For CFOs, These Are the Big Takeaways on New U.S., Canada and Mexico Trade Agreement

U.S., Canada and Mexico Trade Agreement

U.S., Canada and Mexico Trade Agreement

With NAFTA on the way out after 13 months of intense negotiations, corporate financial officers will need to get up to speed on the new United States-Mexico-Canada Agreement (USMCA) trade agreement between three frequent trading partners - the U.S., Canada, and Mexico.

New trade terms between the

three North American countries

are just about official.

Under the agreement, which will need to be approved by late November from the United States, Mexico, and Canada. As of September 30, the terms have been agreed to by the leaders of all three countries and the agreement appears to have no roadblocks in advance of a country-by-country vote in a few weeks. All sides want to accommodate Mexican President Enrique Peña Nieto, whose last day in office is December 1, 2018.

As for actual implementation of the trade agreement, expect it to be gradual. Mexican Economy Minister Ildefonso Guajardo has already stated that USMCA won't roll out until the second half of 2019.

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Key Takeaways: Here's a rundown on what USMCA means to corporate finance decision makers, and to companies, in general.

Timeline: The new deal locks on all of the agreed terms for the next 16 years, giving businesses a solid measure of certainty that USMCA isn't going anywhere.

There is, however, a caveat.

After the first six years of the 16-year timetable, all three countries have agreed to review how the deal is going and can agree to extend the trade deal for another 10 years. If there is a disagreement, the countries have 10 years to reach a new deal, but in that interim, the 16-year deal holds.

That's a positive outcome for corporate decision makers, given the U.S. originally offered a five-year deal limit. With 16 years, any critical financial decisions made by company leaders will be made knowing there's plenty of time for deals to play out.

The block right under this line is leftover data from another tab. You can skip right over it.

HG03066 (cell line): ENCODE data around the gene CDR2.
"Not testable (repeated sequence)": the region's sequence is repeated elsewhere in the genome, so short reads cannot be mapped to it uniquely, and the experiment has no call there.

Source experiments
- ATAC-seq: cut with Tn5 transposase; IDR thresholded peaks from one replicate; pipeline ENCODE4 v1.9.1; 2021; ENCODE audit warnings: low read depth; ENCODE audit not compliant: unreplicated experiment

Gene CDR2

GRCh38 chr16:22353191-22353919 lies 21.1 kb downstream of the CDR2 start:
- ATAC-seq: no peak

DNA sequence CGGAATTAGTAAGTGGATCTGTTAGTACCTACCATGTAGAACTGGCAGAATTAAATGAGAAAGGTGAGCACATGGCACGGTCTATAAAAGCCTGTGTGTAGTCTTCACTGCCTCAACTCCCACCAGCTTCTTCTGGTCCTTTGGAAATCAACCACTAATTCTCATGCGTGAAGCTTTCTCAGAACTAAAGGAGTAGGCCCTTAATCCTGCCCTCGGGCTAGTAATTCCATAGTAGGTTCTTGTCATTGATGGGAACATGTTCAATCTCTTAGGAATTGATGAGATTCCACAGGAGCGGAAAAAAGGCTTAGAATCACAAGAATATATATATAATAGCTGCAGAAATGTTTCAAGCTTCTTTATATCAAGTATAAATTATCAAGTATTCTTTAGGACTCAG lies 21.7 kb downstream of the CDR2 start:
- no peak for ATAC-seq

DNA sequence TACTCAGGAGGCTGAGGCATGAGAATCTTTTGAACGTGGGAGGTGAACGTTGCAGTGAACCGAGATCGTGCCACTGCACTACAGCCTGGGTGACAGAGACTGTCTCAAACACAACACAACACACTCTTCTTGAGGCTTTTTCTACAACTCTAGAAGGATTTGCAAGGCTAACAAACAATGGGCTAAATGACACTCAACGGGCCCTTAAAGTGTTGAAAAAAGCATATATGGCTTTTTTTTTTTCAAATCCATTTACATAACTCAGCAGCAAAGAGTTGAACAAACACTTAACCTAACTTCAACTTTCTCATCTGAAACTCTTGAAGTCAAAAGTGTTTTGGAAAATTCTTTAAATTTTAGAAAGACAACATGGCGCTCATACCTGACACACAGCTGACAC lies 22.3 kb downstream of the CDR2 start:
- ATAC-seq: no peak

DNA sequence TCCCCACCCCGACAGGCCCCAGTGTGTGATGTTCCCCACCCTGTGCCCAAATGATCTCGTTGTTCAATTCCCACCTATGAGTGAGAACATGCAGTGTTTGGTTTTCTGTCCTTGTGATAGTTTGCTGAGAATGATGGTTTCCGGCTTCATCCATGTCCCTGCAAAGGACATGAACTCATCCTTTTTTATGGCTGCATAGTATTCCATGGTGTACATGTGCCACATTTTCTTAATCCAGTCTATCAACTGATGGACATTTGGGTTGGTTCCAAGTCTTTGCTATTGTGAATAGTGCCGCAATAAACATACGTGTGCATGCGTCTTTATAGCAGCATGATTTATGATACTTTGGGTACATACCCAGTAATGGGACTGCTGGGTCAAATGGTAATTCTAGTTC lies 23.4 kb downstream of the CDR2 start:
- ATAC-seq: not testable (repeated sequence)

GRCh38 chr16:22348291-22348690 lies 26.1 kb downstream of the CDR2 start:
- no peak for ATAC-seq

Key Financial Points. With USMCA in and NAFTA out, there is no shortage of key takeaways on the financial front as the ink dries on the new pact:

  • Under the terms of the deal, the U.S., Mexico, and Canada agree to keep the current exchange-rate, as measured by the currency market.

  • In addition, the three countries agree to avoid manipulating their currencies, the U.S. dollar, the peso, and the Canadian dollar.

  • Financial markets seem to approve of the deal, with the Dow Jones Industrial Average up 200 points in the immediate aftermath of the deal's announcement.

  • Currencies have rallied after the USMCA announcement, as well. The Canadian dollar hit a fourth-month high, rising 0.5% within 24 hours of the deal being approved. The Mexican peso rose by 0.6% - a four-month high.

  • The pact is widely viewed by economic analysts as a significant positive. Toronto-based BMO Capital Markets, for example, says it's call for GDP growth in Canada of 2.0% in 2019 is adjustable now “to the upside and not the downside."

Economic Impact for Consumers and Businesses. There's much at stake economically with the new trade agreement. Since NAFTA was introduced back in 1993, merchandise trade between the U.S. and Canada has doubled, while trade between Mexico and Canada has risen nine-fold in the past 25 years.

Last year, the total amount of trade

imports between all three countries

stood at $1.1 trillion.

Consequently, senior company executives will need to conduct their due diligence on the new agreement. To better evaluate how USMCA impacts specific industries, for example, focus on the agreements rules of origin (ROO), which injects some new accounting principles into the mix.

New USMCA rules of origin changes should, in particular, earn a closer look from corporate leaders in the agribusiness, auto, chemical, and textiles industries.

Other changes in key areas include small package freight costs, which should be cheaper for U.S. companies delivering to Mexico and Canada after both countries lowered sales taxes on express deliveries, and on intellectual property, where IP timetables have been extended to 70 years beyond the life of the author, up from 50 years under NAFTA. Other big issues, like immigration rules and steel tariffs, were left largely untouched from NAFTA to the USMCA.

Geopolitics. Most changes in the USMCA deal are modest – more protection for the U.S. auto sector, the opening up of Canada's dairy market to the U.S. and Mexico, preservation of Chapter 19 independent dispute resolutions for Canada, and better pay and protections for Mexican workers. Yet overall, the playing field has been tilted toward the U.S. for the short term. According to the Washington, D.C.-based Brookings Institute, “Canada's 'victories' consisted of maintaining the status quo in many important areas; but while actual changes to NAFTA were modest, they were almost uniformly in the direction of what the U.S. wanted, and away from what Canada and Mexico wanted."

Inside Data.

Find the actual agreement text (well worth reading for corporate financial officers) at